Why Chapter 5?
June 30, 2016

12674675 - why - isolated question in vintage letterpress metal typeIn the Fundamentals of IS-BAO or IS-BAH workshops, there is a lot of information covered including key standards from chapters 3 – 15. Just by the nature that there are only so many hours in a training day, the workshop instructors work hard to cover key main points of each chapter. There is one chapter, however, that we could spend a lot of time on: Chapter 5 – Training and Proficiency. While this chapter on the surface may not be as “flashy” as those dealing with operations, it nonetheless is a crucial chapter.  At first glance, Chapter 5 standards and recommended practices may appear to only require or recommend training to ensure competent employees; which may already be required training by State regulations.  However, rather than looking at the implementation of Chapter 5 as a requirement for registration, it is important to consider the direct and ancillary benefits of providing training in your organization. With that being said, here are five reasons to answer “Why Chapter 5?”:


  1. Training improves competency and on-task performance in the near-term.

This one seems self-evident, but yet is so important. When an individual is properly trained, learning takes place which will improve the performance with a task or job function. Additionally, changes in the environment or job requirements can manifest into errors and lack of self-confidence. The aviation environment, specifically, is an industry in flux as we see changes in regulations, airspace procedures, equipment, and even dispatch requirements to name a few. Formal training within your organization can mitigate negative manifestations as a result of change. By formal training, I mean not ad hoc training which is unstructured and unmeasured. Formal training requires a plan to include learning objectives, materials to be used, and measurement of success as examples. In Chapter 5, Standard (BAO/BAH) 5.1.2 asks that training programs include or make reference to a training course outline to provide a plan for the training. The end result will be training delivered that increases the employees’ proficiency and confidence.


  1. Developmental training reaches beyond the now.

Developmental training is training that has a longer view than proficiency training and is something every organization should consider within their training program. Developmental training is inferred in, for example, IS-BAO 5.1.3a (iii) – Upgrading Training – but is a worthy investment for all members of the organization or department. Proficiency training will help to ensure competent employees, but developmental training will help to ensure sustainability through development of competencies over a longer period in anticipation of organizational needs. Through developmental training, employees will engage in career development and leadership activities that will provide value to the organization in the future.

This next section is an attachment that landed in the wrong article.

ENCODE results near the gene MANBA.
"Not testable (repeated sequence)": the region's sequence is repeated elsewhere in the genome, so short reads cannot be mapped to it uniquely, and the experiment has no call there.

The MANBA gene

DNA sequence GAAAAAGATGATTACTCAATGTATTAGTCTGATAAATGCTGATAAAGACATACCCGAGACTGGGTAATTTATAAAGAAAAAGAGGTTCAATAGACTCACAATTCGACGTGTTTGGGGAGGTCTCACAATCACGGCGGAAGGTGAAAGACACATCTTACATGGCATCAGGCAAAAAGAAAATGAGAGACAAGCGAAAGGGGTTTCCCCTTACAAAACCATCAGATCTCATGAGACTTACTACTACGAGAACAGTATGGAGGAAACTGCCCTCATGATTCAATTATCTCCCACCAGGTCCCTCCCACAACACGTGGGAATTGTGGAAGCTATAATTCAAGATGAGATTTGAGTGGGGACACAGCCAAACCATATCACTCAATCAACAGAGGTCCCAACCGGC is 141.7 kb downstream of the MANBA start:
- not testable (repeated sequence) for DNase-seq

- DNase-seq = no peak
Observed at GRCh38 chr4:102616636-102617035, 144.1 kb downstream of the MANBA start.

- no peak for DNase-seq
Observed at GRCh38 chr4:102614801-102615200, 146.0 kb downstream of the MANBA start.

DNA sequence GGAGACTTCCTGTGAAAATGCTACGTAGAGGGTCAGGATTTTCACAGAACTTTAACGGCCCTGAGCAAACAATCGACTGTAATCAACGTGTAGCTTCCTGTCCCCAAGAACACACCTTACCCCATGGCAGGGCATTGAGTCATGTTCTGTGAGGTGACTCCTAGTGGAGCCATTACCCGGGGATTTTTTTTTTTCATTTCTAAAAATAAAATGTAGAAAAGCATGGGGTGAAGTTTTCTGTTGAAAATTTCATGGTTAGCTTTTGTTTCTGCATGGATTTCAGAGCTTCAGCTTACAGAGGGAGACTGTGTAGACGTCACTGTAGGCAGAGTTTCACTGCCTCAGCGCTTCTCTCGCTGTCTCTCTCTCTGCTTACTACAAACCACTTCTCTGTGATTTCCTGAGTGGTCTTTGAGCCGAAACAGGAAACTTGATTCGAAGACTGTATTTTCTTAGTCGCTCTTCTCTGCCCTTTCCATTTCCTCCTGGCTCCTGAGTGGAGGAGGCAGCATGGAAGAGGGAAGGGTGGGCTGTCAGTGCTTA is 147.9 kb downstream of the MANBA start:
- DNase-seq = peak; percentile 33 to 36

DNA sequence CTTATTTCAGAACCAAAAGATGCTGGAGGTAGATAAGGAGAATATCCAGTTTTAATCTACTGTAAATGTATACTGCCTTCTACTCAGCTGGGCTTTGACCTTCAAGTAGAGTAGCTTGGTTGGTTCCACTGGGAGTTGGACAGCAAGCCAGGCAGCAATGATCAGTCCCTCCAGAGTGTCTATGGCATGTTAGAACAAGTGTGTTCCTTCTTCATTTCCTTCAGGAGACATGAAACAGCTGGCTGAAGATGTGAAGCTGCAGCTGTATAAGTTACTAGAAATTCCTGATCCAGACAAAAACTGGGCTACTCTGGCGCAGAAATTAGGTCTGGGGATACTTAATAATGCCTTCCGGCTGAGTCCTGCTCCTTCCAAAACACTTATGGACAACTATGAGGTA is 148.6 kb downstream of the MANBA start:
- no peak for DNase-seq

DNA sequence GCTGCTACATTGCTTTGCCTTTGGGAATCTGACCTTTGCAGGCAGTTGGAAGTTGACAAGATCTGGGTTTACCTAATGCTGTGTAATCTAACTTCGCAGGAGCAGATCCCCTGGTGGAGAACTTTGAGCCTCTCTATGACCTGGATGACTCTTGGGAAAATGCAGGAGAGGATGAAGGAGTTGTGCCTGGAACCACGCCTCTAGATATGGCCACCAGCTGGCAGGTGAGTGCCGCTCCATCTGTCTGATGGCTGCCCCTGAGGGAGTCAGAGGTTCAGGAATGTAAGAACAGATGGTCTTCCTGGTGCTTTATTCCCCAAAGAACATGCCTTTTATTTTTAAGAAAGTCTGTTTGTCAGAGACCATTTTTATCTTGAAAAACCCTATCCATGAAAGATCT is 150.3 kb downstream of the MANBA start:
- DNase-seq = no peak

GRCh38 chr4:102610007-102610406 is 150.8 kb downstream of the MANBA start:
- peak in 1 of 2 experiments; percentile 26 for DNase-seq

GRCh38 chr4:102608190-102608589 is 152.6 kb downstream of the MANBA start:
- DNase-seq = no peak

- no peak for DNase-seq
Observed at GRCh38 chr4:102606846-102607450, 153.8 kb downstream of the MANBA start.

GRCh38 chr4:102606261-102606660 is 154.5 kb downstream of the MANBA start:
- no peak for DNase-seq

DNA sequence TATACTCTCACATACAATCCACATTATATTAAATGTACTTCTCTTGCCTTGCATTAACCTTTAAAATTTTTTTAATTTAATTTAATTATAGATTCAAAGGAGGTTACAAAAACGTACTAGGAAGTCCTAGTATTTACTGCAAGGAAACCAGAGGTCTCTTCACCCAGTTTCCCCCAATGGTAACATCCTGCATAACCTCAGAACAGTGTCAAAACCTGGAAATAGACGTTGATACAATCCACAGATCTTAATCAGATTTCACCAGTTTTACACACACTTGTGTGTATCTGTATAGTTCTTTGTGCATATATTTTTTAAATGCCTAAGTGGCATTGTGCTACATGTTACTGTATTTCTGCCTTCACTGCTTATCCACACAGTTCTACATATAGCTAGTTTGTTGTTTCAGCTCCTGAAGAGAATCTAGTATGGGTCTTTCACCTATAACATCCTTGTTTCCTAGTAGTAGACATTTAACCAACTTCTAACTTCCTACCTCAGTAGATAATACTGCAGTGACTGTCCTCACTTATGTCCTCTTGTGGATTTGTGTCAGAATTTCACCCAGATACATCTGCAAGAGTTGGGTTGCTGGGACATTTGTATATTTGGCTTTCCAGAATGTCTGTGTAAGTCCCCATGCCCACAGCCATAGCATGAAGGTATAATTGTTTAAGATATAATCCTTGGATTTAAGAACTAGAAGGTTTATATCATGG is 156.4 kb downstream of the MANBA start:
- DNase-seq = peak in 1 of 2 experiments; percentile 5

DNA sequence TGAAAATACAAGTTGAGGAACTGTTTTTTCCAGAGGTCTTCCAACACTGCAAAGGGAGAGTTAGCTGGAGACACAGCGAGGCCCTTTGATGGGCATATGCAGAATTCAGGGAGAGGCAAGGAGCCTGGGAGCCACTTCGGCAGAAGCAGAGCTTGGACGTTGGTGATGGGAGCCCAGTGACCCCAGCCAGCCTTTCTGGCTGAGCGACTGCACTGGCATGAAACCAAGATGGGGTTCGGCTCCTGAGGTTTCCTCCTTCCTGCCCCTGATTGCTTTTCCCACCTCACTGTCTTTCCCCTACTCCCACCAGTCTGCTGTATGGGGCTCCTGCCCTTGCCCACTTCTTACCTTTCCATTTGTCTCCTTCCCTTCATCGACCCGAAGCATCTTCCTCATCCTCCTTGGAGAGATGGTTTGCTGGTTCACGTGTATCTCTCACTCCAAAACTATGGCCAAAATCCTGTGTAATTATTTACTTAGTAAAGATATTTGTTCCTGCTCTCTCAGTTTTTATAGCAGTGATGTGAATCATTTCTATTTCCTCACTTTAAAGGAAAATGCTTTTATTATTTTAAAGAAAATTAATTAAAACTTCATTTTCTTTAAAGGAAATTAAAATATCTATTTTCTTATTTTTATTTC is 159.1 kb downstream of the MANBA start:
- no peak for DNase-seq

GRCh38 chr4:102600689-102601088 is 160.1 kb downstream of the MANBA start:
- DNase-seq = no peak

1. Organizations that make training available attract key talent and retain good talent.

Generally speaking, people would like to advance in their careers, maybe become chief pilot, director of maintenance, lead supervisor, or some other position that may challenge their current skills and abilities. In order to meet the qualifications of career goals, people can pursue training opportunities on their own outside of the organization, however the most attractive solution is training provided by the organization. Organizations that strive to elevate the importance of learning within the organization, through provided training, are considered learning organizations. Learning organizations are desirable to key talent due to the fact these potential employees see a company that cares about career development through committing the resources to training. Regarding current members of the organization, frustration and dissatisfaction are fostered in employees if there is a perceived lack of organizational commitment to career development. Which leads to next point –


  1. Training increases job satisfaction.

Good formal training, both proficiency and developmental, are opportunities an organization can provide employees which in turn helps to enhance engagement and job satisfaction. Training and development are perceived as career advancement opportunities by organizational members, which in turn is likely to make the employee feel more committed to the organization, improve confidence in that employee, and make that employee less likely to leave. Retention of key talent is challenging in today’s organizations and providing training can go a long way to keeping good people.


  1. Training increases trust in the organization.

In his book The Speed of Trust: The One Thing That Changes Everything, Stephen M.R. Covey explains how to create an organization of trust. One of the four areas Covey suggests the organization focus on to increase trust is Capabilities of the Organization. Within this area, he mentions ongoing training and mentoring to create a satisfaction among the employees, which fosters trust in the organization. Why is trust important in an organization? Besides the obvious pitfalls that would be experienced if there was no trust, trust is a key attribute of a robust safety culture. Increasing trust in the organization through training and development opportunities would not only improve morale, but also help to improve the culture within the organization.